Marijuana dispensary to open in Basalt |

Marijuana dispensary to open in Basalt

Carolyn Sackariason Aspen Times file photo

BASALT, Colorado – The Roaring Fork Valley’s second medical marijuana dispensary is set to begin operating next week out of the WIN Health Institute, an alternative health care cooperative located in Basalt.

“We will be one of the few [dispensaries] that will be fully medically based,” said Dr. Dave Jensen, a chiropractor who founded the WIN Institute with his wife, Dee, last year.

Located on Valley Road, the WIN Institute is an integrated health care cooperative, offering chiropractic care, physical therapy, acupuncture, Digital X-Ray and MRI diagnostics, heart screening, holistic dentistry, a spa, gym and yoga center.

Jensen said he expects the dispensary to open for business Aug. 10 as part of the Doctors Health Care Cooperative. An on-site store already sells a variety of herbs, vitamins, nutritional supplements and natural foods.

“We’re really just adding to the menu of what we already offer,” Jensen said. “It’s just like another medical herb in that sense.”

And, as with its other products, he said the medical marijuana the WIN Institute obtains for qualified patients will be organically grown without pesticides.

Dr. John Hughes, an osteopathic doctor who works out of the WIN Institute, is available to assist patients with a qualifying medical condition to apply for a card to be on the state’s official medical marijuana patient registry.

“We have everything in-house,” Jensen said. “We call it a one-stop wellness center, and this is just one more service we can offer.”

The WIN Institute will be the second medical marijuana dispensary operating in the area. Colorado Mountain Dispensary (C.M.D.) opened for business in Carbondale in early July. In addition to seeing patients by appointment, C.M.D. has a delivery service.

Jensen said he was waiting to make his final decision until after the Colorado State Health Board ruled on a proposal to impose a five-patient limit on medical marijuana suppliers. The proposal was rejected on a 6-3 vote after a 12-hour long hearing July 20.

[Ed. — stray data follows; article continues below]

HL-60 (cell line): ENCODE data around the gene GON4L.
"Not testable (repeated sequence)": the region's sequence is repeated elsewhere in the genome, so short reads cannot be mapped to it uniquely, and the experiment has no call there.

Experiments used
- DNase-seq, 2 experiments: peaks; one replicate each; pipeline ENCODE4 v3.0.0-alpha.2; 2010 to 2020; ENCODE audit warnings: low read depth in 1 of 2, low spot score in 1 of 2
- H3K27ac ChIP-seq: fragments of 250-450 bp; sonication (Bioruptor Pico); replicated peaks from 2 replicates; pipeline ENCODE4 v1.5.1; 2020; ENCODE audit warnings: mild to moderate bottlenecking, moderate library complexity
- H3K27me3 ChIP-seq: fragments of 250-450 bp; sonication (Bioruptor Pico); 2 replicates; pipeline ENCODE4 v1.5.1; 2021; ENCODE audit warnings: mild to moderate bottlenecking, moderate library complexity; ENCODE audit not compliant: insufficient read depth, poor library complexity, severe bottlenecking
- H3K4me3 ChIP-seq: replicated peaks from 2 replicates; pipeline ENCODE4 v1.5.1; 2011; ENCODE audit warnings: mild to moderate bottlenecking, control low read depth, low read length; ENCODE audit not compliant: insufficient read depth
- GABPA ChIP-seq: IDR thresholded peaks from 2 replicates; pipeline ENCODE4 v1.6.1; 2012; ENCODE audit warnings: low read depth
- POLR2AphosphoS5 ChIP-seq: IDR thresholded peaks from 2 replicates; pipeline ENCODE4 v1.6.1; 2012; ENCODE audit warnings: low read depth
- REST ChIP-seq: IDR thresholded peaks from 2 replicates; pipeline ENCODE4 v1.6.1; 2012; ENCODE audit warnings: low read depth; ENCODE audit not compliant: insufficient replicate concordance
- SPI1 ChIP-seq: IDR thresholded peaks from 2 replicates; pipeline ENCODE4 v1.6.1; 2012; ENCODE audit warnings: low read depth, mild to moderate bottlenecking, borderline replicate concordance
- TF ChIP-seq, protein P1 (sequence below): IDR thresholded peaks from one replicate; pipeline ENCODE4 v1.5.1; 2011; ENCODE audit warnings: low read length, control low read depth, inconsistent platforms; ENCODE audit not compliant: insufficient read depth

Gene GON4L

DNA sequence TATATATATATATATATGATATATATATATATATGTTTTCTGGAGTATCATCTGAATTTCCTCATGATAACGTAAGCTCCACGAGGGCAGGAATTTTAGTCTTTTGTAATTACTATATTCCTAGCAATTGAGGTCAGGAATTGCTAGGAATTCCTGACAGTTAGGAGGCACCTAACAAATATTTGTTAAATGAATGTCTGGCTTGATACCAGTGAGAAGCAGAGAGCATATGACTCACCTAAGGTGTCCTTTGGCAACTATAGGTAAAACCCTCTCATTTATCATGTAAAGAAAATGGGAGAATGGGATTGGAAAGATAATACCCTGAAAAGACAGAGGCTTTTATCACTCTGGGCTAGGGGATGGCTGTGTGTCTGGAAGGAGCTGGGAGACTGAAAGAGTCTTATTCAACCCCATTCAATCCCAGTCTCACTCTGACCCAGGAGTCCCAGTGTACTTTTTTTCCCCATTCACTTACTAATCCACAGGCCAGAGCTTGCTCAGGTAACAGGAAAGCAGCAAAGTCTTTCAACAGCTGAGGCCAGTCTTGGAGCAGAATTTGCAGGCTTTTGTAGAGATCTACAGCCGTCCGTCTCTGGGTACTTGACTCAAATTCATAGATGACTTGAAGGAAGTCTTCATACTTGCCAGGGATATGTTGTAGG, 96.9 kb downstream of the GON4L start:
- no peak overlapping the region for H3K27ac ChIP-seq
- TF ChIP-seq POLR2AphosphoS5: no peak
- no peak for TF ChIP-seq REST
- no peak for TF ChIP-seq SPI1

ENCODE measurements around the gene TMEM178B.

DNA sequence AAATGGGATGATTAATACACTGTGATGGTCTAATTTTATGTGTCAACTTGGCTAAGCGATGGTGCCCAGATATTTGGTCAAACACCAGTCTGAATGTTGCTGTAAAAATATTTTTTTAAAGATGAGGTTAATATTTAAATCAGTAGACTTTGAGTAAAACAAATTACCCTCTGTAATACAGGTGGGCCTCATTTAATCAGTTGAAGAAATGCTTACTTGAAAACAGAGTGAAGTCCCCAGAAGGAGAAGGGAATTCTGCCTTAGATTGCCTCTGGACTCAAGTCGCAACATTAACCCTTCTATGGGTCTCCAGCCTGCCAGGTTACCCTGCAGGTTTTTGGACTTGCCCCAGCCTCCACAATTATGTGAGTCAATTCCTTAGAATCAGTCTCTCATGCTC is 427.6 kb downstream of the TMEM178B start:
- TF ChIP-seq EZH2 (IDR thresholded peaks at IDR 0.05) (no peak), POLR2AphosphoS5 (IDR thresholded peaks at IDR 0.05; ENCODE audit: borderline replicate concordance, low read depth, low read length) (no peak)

“Without the limitations on caregivers, it makes it easier to incorporate it into our approach,” he said. “We will do all the proper filings and documentation in accordance with state laws. It is more of an ideal situation for us, because we can be one of the first ones to market it correctly, and create some legitimacy to the whole aspect.”

Under Colorado’s medical marijuana law, approved by voters as Amendment 20 in 2000, patients with certain conditions, including HIV, muscle spasms and chronic pain, can use medical marijuana as long as they get a doctor’s approval and register with the state.

The law permits patients or their designated caregivers to grow up to six marijuana plants or possess two ounces of usable marijuana.

“As a health center, we do advocate that people don’t smoke it but vaporize it or ingest it as medicine,” Jensen said.

A variety of edible forms will be offered, including 10 different strains of marijuana for different types of medical conditions, he said.

Jensen acknowledged that the addition of the medical marijuana dispensary will help with the Institute’s cash flow situation after the multimillion-dollar facility that houses the Institute recently went into foreclosure. Jensen said that situation is being resolved on several fronts.

“We have had some new investors step up, and we are looking better in that regard,” he said. “The businesses internally are all doing really well.”

In September, the WIN Institute plans to open up a second branch of its health supplies store in Aspen, and a Glenwood Springs location is possible later this fall, Jensen said.

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